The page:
Please use this identifier to cite or link to this item: http://docs.prosentient.com.au/prosentientjspui/handle/1/10362
Title: Pembrolizumab for metastatic melanoma in a renal allograft recipient with subsequent graft rejection and treatment response failure: a case report.
Authors: Kwatra, Vineet
Karanth, Narayan V
Priyadarshana, Kelum
Charakidis, Michail
Affiliation: Medical Oncology Department, Alan Walker Cancer Centre, Royal Darwin Hospital, 105 Rocklands Drive, Tiwi, NT, 0810, Australia. vkwatz@gmail.com..
Medical Oncology Department, Alan Walker Cancer Centre, Royal Darwin Hospital, 105 Rocklands Drive, Tiwi, NT, 0810, Australia..
NT Renal Services, Royal Darwin Hospital, Darwin, NT, Australia.. Flinders University, Adelaide, SA, Australia..
Medical Oncology Department, Alan Walker Cancer Centre, Royal Darwin Hospital, 105 Rocklands Drive, Tiwi, NT, 0810, Australia..
Issue Date: 19-Mar-2017
Citation: Journal of medical case reports 2017-03-19; 11(1): 73
Abstract: Transplant patients were excluded from the pivotal phase III trials of checkpoint inhibitors in metastatic melanoma. The efficacy and toxicity profiles of checkpoint inhibitors in this cohort of patients are not well described. To the best of our knowledge, this is the first case report of a renal transplant patient with stage IV melanoma treated with a programmed cell death protein 1 checkpoint inhibitor that led to both treatment failure and renal graft rejection. We present a case of a 58-year-old white man with a long-standing cadaveric renal transplant who was diagnosed with a B-Raf Proto-Oncogene, Serine/Threonine Kinase wild-type metastatic melanoma. He was treated with first-line pembrolizumab but experienced subsequent graft failure and rapid disease progression. This case highlights the risks associated with the administration of checkpoint inhibitors in patients with a renal transplant and on immunosuppressive therapy. More specifically, it adds to the literature indicating that, compared with the cytotoxic T-lymphocyte-associated protein 4 inhibitor ipilimumab, anti-programmed cell death protein 1 agents are more likely to lead to renal graft failure. Additionally, these novel immunotherapeutics may be ineffective in transplant patients; therefore, clinicians should be very aware of those risks and carefully consider selection of agents and full disclosure of the risks to their patients.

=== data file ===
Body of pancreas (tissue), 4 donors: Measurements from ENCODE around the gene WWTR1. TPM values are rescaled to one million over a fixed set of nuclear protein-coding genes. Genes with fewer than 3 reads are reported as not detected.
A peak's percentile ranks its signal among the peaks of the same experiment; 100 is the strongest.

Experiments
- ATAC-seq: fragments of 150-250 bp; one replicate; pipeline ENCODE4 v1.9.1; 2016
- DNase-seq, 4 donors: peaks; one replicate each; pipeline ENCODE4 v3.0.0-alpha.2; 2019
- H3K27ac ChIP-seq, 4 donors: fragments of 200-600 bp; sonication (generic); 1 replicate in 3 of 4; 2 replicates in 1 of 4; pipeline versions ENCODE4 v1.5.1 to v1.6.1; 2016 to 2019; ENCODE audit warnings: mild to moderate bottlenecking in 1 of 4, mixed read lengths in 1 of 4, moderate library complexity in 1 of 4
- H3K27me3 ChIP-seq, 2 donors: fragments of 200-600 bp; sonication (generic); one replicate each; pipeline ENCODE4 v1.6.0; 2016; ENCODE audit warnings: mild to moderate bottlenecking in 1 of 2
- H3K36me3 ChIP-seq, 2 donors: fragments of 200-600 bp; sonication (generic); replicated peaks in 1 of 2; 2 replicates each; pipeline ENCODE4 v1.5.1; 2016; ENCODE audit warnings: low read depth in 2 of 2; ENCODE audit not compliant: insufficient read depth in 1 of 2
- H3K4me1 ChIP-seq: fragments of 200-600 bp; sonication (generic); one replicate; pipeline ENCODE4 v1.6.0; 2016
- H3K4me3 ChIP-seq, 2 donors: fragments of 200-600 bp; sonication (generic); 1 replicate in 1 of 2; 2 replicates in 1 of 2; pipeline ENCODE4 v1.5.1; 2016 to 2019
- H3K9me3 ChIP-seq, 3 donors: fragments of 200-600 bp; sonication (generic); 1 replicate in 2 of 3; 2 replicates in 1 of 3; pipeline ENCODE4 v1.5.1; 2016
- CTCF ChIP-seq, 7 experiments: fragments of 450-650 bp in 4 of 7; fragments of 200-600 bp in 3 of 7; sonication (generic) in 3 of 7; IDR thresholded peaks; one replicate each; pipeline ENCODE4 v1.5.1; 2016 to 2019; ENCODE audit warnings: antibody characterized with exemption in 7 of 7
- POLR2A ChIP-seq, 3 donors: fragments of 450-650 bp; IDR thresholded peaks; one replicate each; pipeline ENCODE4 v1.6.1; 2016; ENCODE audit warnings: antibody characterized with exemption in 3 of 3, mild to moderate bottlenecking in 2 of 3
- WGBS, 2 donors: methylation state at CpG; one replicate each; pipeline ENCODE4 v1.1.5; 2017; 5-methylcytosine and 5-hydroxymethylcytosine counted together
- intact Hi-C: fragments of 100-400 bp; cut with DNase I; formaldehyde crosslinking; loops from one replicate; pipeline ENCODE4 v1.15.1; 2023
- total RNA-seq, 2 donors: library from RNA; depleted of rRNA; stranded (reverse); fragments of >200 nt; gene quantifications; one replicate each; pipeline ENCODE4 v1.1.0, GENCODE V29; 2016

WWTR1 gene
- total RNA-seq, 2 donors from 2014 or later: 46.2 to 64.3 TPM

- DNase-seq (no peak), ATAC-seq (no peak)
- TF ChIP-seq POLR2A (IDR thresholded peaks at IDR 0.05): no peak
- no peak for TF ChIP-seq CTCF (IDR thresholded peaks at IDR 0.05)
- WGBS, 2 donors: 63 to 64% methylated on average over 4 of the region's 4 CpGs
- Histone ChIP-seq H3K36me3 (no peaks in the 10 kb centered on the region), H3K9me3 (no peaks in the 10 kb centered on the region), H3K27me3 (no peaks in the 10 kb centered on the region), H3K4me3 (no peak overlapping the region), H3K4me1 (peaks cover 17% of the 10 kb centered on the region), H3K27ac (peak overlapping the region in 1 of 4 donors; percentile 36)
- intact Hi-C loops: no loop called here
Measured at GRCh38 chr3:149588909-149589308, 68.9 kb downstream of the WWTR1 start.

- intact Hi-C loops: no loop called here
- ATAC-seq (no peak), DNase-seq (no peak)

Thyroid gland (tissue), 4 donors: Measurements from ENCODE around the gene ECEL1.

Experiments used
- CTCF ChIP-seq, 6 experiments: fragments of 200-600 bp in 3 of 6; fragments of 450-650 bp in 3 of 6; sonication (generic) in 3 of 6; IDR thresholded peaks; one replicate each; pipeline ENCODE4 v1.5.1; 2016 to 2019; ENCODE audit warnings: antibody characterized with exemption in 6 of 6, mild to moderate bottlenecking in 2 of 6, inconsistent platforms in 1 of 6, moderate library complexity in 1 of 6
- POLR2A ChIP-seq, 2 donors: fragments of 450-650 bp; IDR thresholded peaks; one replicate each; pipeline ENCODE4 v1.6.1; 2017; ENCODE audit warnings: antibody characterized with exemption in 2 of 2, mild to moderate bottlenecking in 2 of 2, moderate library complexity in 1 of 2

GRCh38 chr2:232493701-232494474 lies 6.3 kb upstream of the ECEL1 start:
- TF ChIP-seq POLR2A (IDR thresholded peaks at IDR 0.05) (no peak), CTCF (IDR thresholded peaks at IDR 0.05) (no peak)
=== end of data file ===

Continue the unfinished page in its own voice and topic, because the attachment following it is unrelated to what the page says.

URI: http://docs.prosentient.com.au/prosentientjspui/handle/1/10362
DOI: 10.1186/s13256-017-1229-z
Type: Case Reports
Journal Article
Subjects: Case report
Checkpoint inhibitors
Melanoma
Toxicity
Transplant
Antibodies, Monoclonal
Antibodies, Monoclonal, Humanized
Antineoplastic Agents
Fatal Outcome
Graft Rejection
Humans
Immunosuppressive Agents
Ipilimumab
Kidney Failure, Chronic
Kidney Transplantation
Male
Melanoma
Middle Aged
Programmed Cell Death 1 Receptor
Proto-Oncogene Proteins B-raf
Skin Neoplasms
Treatment Failure
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